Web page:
Southest Asia's new "space race"


Tourism, communications and defense are the new frontiers of space technology

Article by Tommaso Magrini

Space tourism and satellite technology are the future of Southeast Asia. Indeed, Thailand and Vietnam have embarked on a new "space race" that will propel the region to the center of the industry's development dynamics. 

Thailand's Geo-Informatics and Space Technology Development Agency is preparing to put an industrial satellite, developed with support from the United Kingdom, into orbit in August. Within the next five years, moreover, the Southeast Asian country is intent on launching two or three more entirely home-made satellites.

These projects are as ambitious as they are important for Thailand's technological development, since the use of domestically developed satellites would give the country greater freedom in collecting and managing scientific data, which in Bangkok's case would be used to channel the agricultural sector toward a more technological and functional approach.

In addition, the country is considering building its own launch site. If budget and technological development allow, the facility could be built in less than a decade. Meanwhile, the government's prediction is that the space economy is set to grow by about $9 billion by 2030, becoming one of the country's top industries.

Thailand is also considering the use of space technology for defense purposes. It is also considering banning production sites for foreign military satellites and related equipment in the country.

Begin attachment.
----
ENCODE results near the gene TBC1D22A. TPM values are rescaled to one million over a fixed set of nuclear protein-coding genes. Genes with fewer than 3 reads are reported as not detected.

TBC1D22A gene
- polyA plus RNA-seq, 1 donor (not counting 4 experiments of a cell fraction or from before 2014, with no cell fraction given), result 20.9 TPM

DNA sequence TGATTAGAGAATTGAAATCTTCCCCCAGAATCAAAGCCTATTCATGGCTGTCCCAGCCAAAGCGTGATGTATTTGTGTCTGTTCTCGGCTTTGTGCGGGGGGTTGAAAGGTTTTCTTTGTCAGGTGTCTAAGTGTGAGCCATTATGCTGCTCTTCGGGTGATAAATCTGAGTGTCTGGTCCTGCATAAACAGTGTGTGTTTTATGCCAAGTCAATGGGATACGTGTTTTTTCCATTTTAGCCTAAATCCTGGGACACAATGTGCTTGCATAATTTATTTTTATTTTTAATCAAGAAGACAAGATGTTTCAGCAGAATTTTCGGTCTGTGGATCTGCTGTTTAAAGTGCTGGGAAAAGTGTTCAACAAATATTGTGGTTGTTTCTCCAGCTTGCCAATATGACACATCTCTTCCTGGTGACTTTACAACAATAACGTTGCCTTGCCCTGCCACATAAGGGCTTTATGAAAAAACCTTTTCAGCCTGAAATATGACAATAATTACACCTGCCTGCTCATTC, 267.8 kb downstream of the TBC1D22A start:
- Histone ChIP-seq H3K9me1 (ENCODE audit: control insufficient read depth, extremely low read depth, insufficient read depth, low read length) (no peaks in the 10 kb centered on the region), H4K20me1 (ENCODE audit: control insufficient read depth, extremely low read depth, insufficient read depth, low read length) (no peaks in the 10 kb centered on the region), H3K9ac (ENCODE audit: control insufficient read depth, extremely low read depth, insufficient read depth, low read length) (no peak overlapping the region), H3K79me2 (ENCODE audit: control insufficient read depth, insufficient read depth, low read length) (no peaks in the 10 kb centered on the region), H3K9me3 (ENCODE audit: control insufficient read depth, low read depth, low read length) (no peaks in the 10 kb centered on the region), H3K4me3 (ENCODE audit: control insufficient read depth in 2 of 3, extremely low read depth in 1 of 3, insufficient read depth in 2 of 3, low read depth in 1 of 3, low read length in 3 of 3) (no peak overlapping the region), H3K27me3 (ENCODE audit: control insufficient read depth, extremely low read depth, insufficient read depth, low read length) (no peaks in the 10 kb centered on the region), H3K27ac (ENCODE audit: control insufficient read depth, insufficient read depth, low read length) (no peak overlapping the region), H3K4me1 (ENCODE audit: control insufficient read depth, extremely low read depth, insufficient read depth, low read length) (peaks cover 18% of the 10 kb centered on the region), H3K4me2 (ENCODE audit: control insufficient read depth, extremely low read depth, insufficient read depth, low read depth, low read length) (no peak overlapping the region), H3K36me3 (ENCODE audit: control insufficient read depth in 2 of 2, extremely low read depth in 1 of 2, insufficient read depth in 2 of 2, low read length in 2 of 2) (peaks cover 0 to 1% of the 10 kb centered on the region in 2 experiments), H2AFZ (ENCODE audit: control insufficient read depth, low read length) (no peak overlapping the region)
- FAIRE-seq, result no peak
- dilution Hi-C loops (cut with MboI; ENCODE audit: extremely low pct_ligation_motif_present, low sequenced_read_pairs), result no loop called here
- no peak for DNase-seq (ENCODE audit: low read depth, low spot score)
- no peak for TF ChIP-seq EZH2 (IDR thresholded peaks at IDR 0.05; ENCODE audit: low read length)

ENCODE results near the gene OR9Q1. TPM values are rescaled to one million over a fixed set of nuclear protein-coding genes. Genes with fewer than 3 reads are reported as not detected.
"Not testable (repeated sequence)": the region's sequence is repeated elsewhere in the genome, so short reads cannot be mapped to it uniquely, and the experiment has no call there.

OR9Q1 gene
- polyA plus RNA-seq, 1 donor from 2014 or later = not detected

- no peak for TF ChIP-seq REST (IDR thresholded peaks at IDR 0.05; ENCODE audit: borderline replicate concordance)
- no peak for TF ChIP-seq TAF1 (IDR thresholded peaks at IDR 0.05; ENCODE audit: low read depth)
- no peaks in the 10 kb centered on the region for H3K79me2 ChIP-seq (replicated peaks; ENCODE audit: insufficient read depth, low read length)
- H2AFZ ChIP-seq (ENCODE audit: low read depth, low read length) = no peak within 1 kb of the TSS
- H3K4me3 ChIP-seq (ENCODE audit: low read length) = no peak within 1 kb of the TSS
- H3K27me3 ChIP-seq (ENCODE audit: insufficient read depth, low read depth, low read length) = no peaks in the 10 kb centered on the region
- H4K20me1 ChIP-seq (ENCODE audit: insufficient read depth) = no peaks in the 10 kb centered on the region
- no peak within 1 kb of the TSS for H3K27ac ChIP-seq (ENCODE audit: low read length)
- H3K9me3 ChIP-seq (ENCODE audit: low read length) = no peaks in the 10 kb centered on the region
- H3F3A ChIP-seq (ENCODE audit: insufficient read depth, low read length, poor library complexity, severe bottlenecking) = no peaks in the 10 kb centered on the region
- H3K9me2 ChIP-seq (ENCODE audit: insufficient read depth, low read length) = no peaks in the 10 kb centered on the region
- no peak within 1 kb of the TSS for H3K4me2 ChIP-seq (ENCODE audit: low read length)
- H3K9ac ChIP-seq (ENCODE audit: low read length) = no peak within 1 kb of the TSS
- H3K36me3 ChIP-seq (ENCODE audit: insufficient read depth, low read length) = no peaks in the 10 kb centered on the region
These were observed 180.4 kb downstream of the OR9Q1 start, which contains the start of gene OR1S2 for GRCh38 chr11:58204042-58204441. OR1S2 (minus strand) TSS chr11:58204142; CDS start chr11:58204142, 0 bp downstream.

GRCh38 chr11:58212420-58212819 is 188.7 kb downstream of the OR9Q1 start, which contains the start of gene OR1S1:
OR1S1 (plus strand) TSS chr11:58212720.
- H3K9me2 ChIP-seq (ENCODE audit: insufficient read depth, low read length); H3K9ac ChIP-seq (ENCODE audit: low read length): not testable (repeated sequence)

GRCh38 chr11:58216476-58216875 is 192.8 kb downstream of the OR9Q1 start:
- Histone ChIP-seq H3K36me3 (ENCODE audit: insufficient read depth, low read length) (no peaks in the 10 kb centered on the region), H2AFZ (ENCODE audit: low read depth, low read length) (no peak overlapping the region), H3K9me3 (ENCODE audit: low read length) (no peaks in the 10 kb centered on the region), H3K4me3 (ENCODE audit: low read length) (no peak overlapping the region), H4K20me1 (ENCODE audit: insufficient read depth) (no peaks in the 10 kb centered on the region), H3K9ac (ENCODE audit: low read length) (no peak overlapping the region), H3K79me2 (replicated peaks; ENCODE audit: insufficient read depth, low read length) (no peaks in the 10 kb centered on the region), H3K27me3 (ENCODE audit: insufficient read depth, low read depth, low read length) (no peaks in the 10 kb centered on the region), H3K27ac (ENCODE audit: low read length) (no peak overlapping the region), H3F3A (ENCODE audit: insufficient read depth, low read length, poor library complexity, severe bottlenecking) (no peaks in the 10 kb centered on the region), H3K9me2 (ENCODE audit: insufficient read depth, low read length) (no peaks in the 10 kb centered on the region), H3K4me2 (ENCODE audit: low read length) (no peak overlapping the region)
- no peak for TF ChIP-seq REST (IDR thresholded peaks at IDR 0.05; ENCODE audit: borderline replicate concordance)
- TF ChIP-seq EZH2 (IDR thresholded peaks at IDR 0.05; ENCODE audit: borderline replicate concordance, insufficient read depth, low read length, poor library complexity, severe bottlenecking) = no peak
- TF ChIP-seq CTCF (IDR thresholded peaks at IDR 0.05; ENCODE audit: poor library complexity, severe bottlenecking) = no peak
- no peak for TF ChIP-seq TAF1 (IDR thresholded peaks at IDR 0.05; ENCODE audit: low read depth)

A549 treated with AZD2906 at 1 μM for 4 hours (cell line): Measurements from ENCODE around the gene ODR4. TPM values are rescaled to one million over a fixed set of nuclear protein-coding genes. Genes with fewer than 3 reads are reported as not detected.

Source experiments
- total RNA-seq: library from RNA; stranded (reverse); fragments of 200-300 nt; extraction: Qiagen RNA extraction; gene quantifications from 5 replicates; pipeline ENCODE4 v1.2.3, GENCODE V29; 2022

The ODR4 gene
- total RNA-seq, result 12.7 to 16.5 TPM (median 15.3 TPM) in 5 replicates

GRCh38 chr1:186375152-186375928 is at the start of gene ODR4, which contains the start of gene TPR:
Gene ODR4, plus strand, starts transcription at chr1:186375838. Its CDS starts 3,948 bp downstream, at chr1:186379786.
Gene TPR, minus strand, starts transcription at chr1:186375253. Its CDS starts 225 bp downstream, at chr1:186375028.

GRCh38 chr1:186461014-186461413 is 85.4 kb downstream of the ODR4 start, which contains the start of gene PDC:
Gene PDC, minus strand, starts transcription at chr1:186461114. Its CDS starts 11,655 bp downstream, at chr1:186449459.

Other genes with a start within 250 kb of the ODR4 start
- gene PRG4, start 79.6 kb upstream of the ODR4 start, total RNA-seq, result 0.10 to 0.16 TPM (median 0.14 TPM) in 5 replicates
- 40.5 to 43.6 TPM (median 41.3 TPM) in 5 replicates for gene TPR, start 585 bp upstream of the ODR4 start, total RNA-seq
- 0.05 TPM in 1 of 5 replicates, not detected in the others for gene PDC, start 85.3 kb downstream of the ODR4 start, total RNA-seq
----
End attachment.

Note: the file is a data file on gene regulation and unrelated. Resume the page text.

But Thailand is not the only Southeast Asian nation with space ambitions. Hanoi is also moving in the same direction, having approved a plan to build a tourist spaceport by 2026. A 30 trillion dong project, according to local media, roughly $1.3 billion. The facility will be built on the island of Phu Quoc, already a popular tourist destination, and the first launch is scheduled for 2030.

Thailand and Vietnam are thus competing with the two space giants-China and the United States. But they are by no means starting at a disadvantage. In fact, the Southeast Asian countries have a not inconsiderable geographical advantage: their location near the equator allows them to use less energy for a single launch, consequently lowering costs.

The Philippines, too, did not miss the golden opportunity and signed an agreement with SpaceX, Elon Musk's company, to provide Starlink internet services. The company, in fact, hopes to improve communications and data transit in the mountainous and more remote areas of the archipelago, especially to facilitate rescue operations when needed. The increase in extreme weather conditions has indeed increased interest in the satellite business, Southeast Asia being one of the areas most affected by climate change, with floods and prolonged periods of drought occurring on a large scale. In this sense, satellite monitoring systems could help mitigate the consequences of such phenomena.

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